*g*the SU(2) gauge coupling, and \(g^\prime \) the U(1) gauge coupling. Quantum gravitational corrections will be suppressed by powers of the Planck mass and can thus be safely ignored as long as we are at energies below the Planck mass.

Note that the coefficients of *E* and of \(C^2\) do not depend on the non-minimal coupling of the Higgs boson to the Ricci scalar. Furthermore in 4 dimensions, *E* does not contribute to the equations of motion. The coefficient of the term \(C^2\) is assumed before renormalization to be of the same order as that of \(R^2\), i.e. of order 1. However, after renormalization the coefficient of \(R^2\) is tuned to be very large and of the order of \(10^9\) while the coefficient of \(C^2\) remains small compared to the renormalized coefficient of \(R^2\). \(C^2\) is thus negligible.

*F*(

*R*) gravity with \(F(R)=R + \alpha R^2 + \beta R \log \frac{-\Box }{\mu ^2} R\). There is a well established procedure to map such models from the Jordan frame to the Einstein frame; see e.g. [19]. The potential for the inflaton in the Einstein frame is given by

*F*(

*R*) term of the potential (13) is also suppressed by \(\frac{\beta }{2 \alpha }\) compared to the usual Starobinsky’s potential.

We conclude that the large quantum corrections induced by the large Higgs boson non-minimal coupling do not affect the flatness of Starobinsky’s potential. Let us add a few remarks. The model discussed above is not a new model. Physics (including reheating or preheating and all of particle physics) is identical to that predict in Starobinsky’s model. We merely identify a new connection between the Higgs boson and inflation. As in the case of the standard Starobinsky model, a coupling \(\phi ^2 h^2\) will be generated. It is, however, suppressed by factors of \(m_{\mathrm{Higgs}}^2/M_P^2\), which is a small number, particle physics will thus not be affected and the Higgs boson behaves as the standard model Higgs boson. Furthermore, the Higgs field does not take large values in the early universe, we can thus safely ignore the term \(H^\dagger H R\) when studying the inflationary potential. Note that there are subtleties when considering the equivalence of quantum corrections in different parameterizations/representations of the theory (i.e. when going from the Jordan frame to the Einstein frame). Here we are avoiding this problem: we renormalized the theory in the Jordan frame where the model is defined and then map the effective action to the Einstein frame. When proceeding this way, there are no ambiguities or risks to mix up the orders in perturbation theory and the expansion in the conformal factor (see e.g. [21, 22, 23]).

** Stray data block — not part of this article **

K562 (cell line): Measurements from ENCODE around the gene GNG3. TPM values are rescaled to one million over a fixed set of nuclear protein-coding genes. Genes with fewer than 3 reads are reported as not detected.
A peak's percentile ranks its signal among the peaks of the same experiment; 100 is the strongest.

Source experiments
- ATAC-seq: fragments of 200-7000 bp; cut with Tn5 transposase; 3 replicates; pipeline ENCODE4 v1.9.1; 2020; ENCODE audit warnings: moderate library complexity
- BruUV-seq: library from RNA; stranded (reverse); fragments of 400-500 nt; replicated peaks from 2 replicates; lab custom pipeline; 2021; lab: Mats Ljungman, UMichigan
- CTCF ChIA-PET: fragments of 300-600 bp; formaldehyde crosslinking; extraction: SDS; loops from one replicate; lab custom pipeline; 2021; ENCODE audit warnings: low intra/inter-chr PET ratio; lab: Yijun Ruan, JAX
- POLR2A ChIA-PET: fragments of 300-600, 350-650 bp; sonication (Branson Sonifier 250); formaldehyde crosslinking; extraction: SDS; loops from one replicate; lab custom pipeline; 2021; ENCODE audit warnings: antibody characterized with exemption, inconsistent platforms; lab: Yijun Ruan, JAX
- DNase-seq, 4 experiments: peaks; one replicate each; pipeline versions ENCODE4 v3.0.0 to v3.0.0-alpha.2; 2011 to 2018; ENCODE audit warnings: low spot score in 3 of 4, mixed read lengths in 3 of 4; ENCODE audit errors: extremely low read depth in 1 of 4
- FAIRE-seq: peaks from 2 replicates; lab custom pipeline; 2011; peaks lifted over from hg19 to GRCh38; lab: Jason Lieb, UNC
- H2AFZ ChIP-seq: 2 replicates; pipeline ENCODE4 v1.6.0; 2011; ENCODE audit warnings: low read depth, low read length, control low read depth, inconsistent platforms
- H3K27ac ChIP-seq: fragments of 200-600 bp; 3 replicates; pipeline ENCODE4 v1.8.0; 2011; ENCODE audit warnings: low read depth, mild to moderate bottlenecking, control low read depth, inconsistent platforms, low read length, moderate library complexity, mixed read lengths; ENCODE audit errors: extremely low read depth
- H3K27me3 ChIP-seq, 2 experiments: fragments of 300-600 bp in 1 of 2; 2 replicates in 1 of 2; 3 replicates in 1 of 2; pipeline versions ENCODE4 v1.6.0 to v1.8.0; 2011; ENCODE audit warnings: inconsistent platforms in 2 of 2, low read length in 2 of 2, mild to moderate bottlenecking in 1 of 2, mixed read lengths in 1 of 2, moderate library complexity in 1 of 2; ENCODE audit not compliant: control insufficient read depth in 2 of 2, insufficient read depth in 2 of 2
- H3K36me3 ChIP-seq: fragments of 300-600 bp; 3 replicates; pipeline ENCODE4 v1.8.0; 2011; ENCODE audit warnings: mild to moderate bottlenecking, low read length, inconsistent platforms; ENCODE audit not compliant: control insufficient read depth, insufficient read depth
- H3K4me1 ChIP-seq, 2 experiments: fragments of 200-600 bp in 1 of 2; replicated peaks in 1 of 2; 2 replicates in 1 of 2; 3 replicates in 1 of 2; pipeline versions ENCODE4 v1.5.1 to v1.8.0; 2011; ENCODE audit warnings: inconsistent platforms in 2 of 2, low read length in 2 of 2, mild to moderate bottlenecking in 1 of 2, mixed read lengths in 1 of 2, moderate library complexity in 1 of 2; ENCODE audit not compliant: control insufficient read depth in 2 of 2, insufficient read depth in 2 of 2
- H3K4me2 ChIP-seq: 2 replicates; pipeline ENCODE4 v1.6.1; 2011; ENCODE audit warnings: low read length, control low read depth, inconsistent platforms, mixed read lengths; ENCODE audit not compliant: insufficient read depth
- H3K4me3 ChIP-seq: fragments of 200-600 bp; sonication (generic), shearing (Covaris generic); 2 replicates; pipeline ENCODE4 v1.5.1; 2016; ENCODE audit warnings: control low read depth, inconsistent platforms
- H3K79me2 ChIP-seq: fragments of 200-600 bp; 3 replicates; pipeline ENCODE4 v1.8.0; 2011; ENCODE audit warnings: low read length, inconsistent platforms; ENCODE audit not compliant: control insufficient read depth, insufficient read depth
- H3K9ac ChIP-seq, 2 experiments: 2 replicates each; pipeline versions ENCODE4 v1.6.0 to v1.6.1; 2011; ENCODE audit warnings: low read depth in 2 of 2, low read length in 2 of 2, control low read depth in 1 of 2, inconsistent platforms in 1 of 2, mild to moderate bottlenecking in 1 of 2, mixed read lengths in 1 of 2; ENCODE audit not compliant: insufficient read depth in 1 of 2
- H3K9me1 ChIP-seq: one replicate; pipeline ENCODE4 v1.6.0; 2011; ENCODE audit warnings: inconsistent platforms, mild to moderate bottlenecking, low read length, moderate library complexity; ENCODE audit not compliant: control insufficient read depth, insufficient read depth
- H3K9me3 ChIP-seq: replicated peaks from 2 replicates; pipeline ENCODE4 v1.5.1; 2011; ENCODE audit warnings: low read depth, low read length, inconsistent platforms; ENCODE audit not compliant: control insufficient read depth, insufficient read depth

In this paper, we have identified a new connection between the Higgs boson and inflation. In the model envisaged here, the Higgs boson is not the inflaton but it generates inflation by creating a large Wilson coefficient for the \(R^2\) operator and it is thus at the origin of Starobinsky’s inflation. This mechanism is interesting as it does not require physics beyond the standard model. The Higgs boson does not need to take large field values in the early universe and we could thus be living in a metastable potential.

## Notes

### Acknowledgments

This work is supported in part by the Science and Technology Facilities Council (Grant Number ST/L000504/1) and by the National Council for Scientific and Technological Development (CNPq—Brazil).